GlaxoSmithKline has become the first big drugmaker to stop paying doctors to promote its products in response to mounting pressure on the pharmaceuticals industry over conflicts of interest with medical professionals.
The UK group will no longer pay medics anywhere in the world to make presentations on its behalf at medical seminars — setting it apart from rivals which still routinely hire senior doctors to educate their peers about drug brands.
The new policy, which came into force this week after two years of planning, marks the latest step by GSK to clean up its reputation after a damaging corruption scandal in China and a record $3bn US fine for illegal marketing.
GSK predicts other companies will eventually be forced to follow its lead in severing some of the financial ties with healthcare professionals that have eroded public trust in the pharmaceuticals industry.
Other drugmakers continue to argue that paying doctors to speak about their products at medical meetings — ranging from international conferences to local workshops — are a legitimate way to share knowledge about the latest treatments.
However, Murray Stewart, GSK’s chief medical officer, says doctors paid in this way are increasingly viewed by society as “hired guns”. He says the best way to avoid conflicts of interest is for presentations to be provided by a manufacturer’s own employees.
GSK is building in-house teams to carry out speaking duties previously conducted by outside doctors. Last year, it recruited more than 150 medics for this purpose, including several top global experts in vaccines and respiratory diseases. The company is also training some of the 1,000 physicians it already had on staff to add to its roster of speakers.
While GSK will still use these doctors to promote its products, it believes the fact they will always be company employees makes the process more transparent. Critics have long argued that payments to practising doctors by drugmakers risk influencing their decisions on patients’ treatment.
Amount GSK paid to doctors in the US in 2014. Data show that overall $6.49bn was paid to more than 600,000 doctors
Adriane Fugh-Berman, associate professor of pharmacology at Georgetown University in Washington and an activist for more transparency in drug marketing, says that while GSK’s reforms remove the conflict of interest for individual doctors they do not remove the wider problem of industry influence over medics. “I would be much more impressed if they were getting out of medical education altogether,” she says.
Speaking fees are one of several ways in which doctors receive money from the pharmaceuticals industry on top of their regular salaries. Others, which GSK will continue, include payments for work on research and clinical trials.
Since 2013, all payments to doctors from drugmakers and medical device makers in the US must be disclosed annually, under the so-called Sunshine Act. The latest data, for 2014, show $6.49bn of payments to more than 600,000 doctors. GSK was among the biggest payers at $213m, mostly for research and development activities. A similar disclosure system is due to launch in Europe this year.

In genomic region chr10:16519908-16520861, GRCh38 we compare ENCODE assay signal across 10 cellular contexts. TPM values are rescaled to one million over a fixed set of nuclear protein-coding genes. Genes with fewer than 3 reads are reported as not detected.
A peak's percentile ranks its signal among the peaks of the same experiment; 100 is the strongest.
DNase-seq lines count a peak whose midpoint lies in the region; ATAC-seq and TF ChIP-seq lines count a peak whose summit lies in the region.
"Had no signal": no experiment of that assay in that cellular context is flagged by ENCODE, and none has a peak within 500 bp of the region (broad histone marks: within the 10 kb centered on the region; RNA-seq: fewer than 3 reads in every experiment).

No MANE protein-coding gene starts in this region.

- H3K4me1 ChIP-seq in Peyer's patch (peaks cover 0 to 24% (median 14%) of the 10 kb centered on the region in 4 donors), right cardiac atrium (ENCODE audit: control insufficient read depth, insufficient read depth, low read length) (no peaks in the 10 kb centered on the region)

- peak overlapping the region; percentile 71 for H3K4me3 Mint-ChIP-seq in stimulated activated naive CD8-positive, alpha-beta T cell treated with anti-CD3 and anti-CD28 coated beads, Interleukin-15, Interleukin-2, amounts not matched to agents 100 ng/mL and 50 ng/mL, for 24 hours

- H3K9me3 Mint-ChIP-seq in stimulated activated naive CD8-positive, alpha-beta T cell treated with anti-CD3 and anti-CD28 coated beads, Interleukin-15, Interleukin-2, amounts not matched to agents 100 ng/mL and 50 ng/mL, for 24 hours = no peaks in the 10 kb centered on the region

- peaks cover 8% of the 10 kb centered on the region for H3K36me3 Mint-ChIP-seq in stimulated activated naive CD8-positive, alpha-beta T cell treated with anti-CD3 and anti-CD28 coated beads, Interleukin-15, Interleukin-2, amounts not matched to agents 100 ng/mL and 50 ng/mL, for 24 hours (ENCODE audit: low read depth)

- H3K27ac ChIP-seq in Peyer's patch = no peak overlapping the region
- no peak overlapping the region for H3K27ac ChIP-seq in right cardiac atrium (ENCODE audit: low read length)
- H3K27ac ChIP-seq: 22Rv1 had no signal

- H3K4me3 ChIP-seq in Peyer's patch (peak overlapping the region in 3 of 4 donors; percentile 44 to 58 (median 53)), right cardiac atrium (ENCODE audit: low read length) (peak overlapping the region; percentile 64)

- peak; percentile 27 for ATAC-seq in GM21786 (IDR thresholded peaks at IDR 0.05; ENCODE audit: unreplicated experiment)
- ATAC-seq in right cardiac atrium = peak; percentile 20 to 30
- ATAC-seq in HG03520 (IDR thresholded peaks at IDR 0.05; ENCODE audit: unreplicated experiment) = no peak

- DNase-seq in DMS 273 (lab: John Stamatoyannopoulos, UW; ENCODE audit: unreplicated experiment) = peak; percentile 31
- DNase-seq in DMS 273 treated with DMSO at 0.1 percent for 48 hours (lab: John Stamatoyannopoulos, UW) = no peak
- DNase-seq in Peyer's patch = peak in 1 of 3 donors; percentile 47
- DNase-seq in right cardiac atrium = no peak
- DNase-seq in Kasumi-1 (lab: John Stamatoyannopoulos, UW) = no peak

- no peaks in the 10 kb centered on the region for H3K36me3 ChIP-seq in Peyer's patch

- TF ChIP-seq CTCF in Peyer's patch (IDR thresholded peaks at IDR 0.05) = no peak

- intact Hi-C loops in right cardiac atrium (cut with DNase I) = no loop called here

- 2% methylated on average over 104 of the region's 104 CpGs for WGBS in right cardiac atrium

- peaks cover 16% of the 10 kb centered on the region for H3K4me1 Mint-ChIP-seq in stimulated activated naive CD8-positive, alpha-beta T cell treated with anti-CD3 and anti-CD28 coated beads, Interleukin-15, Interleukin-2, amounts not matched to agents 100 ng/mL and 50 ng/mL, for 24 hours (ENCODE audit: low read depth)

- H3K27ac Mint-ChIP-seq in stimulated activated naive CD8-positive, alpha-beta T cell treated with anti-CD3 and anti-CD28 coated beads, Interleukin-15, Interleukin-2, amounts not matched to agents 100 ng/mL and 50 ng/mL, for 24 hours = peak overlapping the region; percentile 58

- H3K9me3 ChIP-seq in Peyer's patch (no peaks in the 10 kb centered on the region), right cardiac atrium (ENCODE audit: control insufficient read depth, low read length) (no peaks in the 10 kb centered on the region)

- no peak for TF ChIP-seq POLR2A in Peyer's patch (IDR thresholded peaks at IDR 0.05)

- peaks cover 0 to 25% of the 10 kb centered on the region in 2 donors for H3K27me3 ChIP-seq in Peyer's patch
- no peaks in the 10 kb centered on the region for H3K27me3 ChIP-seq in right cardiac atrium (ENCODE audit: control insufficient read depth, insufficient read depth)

Banning speakers’ fees for doctors is the latest move in a broader overhaul of GSK’s marketing practices in response to ethical concerns. The company has also scrapped the link between sales volume and pay for its drug reps to reduce the incentive for employees to engage in illegal marketing practices to boost bonuses.
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The reforms carry risks for GSK as it abandons tried-and-tested methods at a time when the company is battling to revive performance after declining sales. Sceptics would say the company had no choice but to change its ways after the bruising encounters with US and Chinese prosecutors.
GSK paid $3bn to the US Department of Justice in 2012 to settle allegations that it made “cash payments disguised as consulting fees, expensive meals, weekend boondoggles and lavish entertainment” to encourage doctors to prescribe drugs for unapproved uses. This was compounded by a Rmb3bn ($488m) fine in 2014 for the bribing of doctors in China — a scandal for which the company could yet face further punishment from US and UK authorities.
Speaking fees were one of the covers used for funnelling bribes to Chinese doctors and GSK says that eliminating them will reduce the potential for corruption in future. The company is also gradually reducing the number of medical seminars it holds — another way in which questionable hospitality and travel expenses have been paid to medics in the past. Instead, it is increasingly communicating with doctors via webcasts. Some 400,000 healthcare professionals took part in “webinars” hosted by GSK experts last year.
Neil Barnes, head of respiratory medicines for GSK, says the days of drug companies paying for doctors to attend conferences to listen to doctors paid to speak are coming to end. “It is going to be like smoking on aeroplanes. People will look back and say ‘did we really used to do that?’ ”